The waterfowl season was so bad for some they complained about shovelers like this duck as the only birds harvested. (Submitted Photo/Courtesy of John K. Flores)
The 2018-19 waterfowl season receives low grades
Some 15 years ago, I wrote in this column how poor the 2004-2005 waterfowl season had been around these parts.
The following year, some local politicians and powers that be put together a town hall style meeting in Morgan City, inviting Delta Waterfowl Senior Vice-President John Devney and Louisiana Department of Wildlife and Fisheries Waterfowl Study Leader at the time, the late Robert Helm.
I’ll never forget how embarrassed I was after watching these men receive a thorough tongue lashing from one of our ignorant state representatives and a couple of parish councilmen.
Afterwards, I apologized to Devney, assuring him these politicians didn’t represent St. Mary Parish residents. As a result, I gained a friend and have been able to call Devney whenever I have a question or just to ask how his duck season was.
The truth is, Devney and Helm had absolutely no control then or now, what the fall migration will be where ducks and geese are concerned. Categorically, the finest science in the world goes into managing North America’s waterfowl populations that hunters across all four flyways have benefitted. However, there are natural cycles and trends.
No one can predict when the next long-term drought will occur. And, no one can predict, other than negatively, what the impact coastal wetland loss is having on wintering populations of ducks and geese. For perhaps hundreds of millennia, waterfowl have come to our coastline to rest and put on fat reserves for the trip north the following spring where nesting occurs.
Nonetheless, when you take a look at the numbers, some things are obvious. For example, 20 years ago, 80 percent of the white-fronted goose population wintered in Louisiana. Now, in spite of an increase in overall numbers, only 32 percent winter in the state.
During five-year studies on mallard populations in the early 2000s, some 29 percent of the Mississippi flyway population made Louisiana their winter home. More recently, from 2011 through 2014, the study showed that number declined to 9.6 percent.
Aerial survey numbers estimated 1.94 million ducks in the state the first week of December. The numbers were 36 percent below the previous year and 32 percent below the long-term average for the survey.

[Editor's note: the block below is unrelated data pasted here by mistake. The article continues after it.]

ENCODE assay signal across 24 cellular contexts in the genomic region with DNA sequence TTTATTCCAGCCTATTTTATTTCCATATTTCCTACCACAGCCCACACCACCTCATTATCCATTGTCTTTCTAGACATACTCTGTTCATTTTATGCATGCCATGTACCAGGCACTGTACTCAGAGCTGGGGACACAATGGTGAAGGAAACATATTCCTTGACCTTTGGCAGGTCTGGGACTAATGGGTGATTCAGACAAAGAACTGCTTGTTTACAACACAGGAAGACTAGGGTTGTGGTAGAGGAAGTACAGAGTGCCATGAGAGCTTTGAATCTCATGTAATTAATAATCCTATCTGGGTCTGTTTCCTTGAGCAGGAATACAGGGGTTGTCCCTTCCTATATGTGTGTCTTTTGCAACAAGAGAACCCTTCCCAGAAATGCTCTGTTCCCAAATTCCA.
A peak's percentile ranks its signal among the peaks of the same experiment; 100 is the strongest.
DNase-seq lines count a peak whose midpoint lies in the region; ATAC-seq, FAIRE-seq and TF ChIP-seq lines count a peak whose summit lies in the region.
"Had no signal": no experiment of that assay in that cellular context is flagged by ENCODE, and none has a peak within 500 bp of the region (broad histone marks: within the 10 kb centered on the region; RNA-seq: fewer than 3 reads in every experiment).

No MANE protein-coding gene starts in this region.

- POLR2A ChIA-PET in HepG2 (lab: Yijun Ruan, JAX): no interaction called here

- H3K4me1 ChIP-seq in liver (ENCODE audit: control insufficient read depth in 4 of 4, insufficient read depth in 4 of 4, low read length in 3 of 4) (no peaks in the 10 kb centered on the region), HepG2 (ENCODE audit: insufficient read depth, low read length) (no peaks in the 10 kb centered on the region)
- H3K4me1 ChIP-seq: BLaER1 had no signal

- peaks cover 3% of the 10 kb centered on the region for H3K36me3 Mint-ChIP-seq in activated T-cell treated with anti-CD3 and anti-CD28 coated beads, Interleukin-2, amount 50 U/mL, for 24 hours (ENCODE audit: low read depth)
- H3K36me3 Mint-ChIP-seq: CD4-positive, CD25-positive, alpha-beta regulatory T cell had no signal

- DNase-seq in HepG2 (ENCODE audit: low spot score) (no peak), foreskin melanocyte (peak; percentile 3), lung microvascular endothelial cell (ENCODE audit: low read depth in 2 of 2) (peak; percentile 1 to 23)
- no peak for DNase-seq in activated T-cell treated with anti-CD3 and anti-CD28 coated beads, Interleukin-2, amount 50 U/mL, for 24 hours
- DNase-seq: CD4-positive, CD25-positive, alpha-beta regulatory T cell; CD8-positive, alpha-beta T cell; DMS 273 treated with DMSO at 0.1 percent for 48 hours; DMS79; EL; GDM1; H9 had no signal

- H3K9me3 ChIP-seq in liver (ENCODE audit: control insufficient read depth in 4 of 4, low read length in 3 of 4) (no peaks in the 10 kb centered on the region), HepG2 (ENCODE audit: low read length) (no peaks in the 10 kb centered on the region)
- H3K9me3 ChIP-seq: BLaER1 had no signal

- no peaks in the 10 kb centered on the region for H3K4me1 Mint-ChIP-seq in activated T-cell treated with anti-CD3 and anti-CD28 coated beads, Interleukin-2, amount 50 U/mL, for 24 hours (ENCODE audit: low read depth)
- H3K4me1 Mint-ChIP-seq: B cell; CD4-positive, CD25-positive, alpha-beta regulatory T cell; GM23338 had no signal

Local hunters are feeling it. Statistics coming from opening day of the first split in November, hunters harvested 0.9 ducks per hunter. On opening day of the second split, that number had risen significantly to 3.2 ducks per hunter, only to fall to a paltry 0.6 ducks per hunter the Wednesday following New Year’s Day.
Social media has gotten pretty emotional, complete with conspiracy theories of Ducks Unlimited short stopping ducks by purposefully flooding unharvested corn fields — Note: one of the same things mentioned in my column 15 years ago.
One bit of diatribe I read on Facebook had guys complaining about shooting at northern shovelers and blue-winged teal all season and not getting big ducks like mallards, pintails and gadwall.
Some of the grades from locals were pretty low.
“It was an F for me,” said Adam Rhodes, an avid waterfowl hunter who hunts the Atchafalaya Delta Wildlife Management Area. “All 5 times we went hunting, not only did we see few birds, we killed even fewer. I rarely struggle to get a full limit, and this year, I didn’t limit out once. It was very poor. We hunted on what you would think (would) be ideal days and didn’t kill anything.”
Houma water fowler Hunter Parra was one of the few who had an outstanding season. Parra hunts off of the Antill canal west of the Orange Grove near Gibson.
“As for a grade this season — AAA plus, Parra said. “I have been extremely blessed this season. I am one of the few that has consistently killed ducks all season. I have killed 12 different species this season, 8 of which are going on the wall. I’ve had this lease for 3 years, and up until this season, I killed one duck out there. The difference this season is grass and vegetation. This has been the best duck season of my life.”
Though Hunter Andras, owner and operator of DukNutz Decoy Anchors, considered the season the worst he’d seen in 25 years being in the blind, he still gave the season a C plus. According to Andras, his blind killed 465 ducks on 37 hunts. Andras defines his blind as wherever he hunts and the group that is with him.
In spite of the average grade, Andras pointed out poor nesting conditions on the breeding grounds that impacted duck numbers, along with wet and warm weather conditions to the north that derailed the fall flight, number-wise. These factors, he said, is what led to a slow year down south but mentions it will bounce back — it always does.
My own personal grade would have to be a D-minus. Out of five hunts I made this hunting season, four were complete busts — never firing a shot — and one turned out to be good where a buddy and I killed eight ducks.
With one weekend left to hunt coastal zone waterfowl, there is still opportunity to possibly end the season on a high note. With some of the low grades experienced this year, maybe one more hunt will bump it up a notch.